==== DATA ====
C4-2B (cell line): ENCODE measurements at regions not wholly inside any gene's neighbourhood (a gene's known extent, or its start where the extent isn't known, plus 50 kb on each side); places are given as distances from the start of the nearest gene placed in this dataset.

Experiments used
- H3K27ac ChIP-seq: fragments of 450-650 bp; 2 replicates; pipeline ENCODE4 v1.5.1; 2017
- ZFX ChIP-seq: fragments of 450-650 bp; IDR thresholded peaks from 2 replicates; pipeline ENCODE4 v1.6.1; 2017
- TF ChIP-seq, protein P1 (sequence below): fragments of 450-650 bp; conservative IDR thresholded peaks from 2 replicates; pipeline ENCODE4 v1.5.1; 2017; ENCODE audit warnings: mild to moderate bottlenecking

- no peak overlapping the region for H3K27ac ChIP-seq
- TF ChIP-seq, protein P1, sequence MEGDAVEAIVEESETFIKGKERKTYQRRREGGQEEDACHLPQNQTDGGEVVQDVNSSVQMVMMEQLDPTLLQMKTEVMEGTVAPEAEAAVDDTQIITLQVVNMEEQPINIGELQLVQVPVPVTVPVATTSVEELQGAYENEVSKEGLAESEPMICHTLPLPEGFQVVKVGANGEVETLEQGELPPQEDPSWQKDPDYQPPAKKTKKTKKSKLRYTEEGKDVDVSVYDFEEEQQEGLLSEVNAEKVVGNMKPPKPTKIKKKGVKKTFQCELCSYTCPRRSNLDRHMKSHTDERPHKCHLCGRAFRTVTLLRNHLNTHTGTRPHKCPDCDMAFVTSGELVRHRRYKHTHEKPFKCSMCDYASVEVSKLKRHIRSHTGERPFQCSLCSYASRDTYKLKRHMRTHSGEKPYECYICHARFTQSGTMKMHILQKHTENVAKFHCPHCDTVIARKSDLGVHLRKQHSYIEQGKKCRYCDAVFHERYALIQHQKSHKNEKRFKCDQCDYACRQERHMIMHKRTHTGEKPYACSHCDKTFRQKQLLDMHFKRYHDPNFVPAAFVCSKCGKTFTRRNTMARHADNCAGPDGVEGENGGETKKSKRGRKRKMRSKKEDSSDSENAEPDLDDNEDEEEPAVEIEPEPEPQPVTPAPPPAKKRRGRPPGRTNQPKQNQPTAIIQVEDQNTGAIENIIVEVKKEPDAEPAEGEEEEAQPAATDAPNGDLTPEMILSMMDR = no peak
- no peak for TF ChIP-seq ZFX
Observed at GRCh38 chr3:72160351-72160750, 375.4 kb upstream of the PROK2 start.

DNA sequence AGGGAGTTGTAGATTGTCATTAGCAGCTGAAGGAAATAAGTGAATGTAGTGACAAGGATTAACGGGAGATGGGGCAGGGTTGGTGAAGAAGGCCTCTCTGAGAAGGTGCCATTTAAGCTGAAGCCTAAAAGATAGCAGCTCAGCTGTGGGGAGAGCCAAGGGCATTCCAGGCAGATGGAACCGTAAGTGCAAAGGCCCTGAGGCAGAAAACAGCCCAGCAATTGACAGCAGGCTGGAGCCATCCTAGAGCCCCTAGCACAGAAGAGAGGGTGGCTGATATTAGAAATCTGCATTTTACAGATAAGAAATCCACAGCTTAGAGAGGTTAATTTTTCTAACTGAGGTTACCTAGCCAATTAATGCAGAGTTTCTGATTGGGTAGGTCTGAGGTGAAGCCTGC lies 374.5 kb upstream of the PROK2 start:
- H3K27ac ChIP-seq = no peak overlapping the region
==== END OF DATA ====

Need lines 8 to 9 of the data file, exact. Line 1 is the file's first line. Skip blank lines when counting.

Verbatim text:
- no peak for TF ChIP-seq ZFX
Observed at GRCh38 chr3:72160351-72160750, 375.4 kb upstream of the PROK2 start.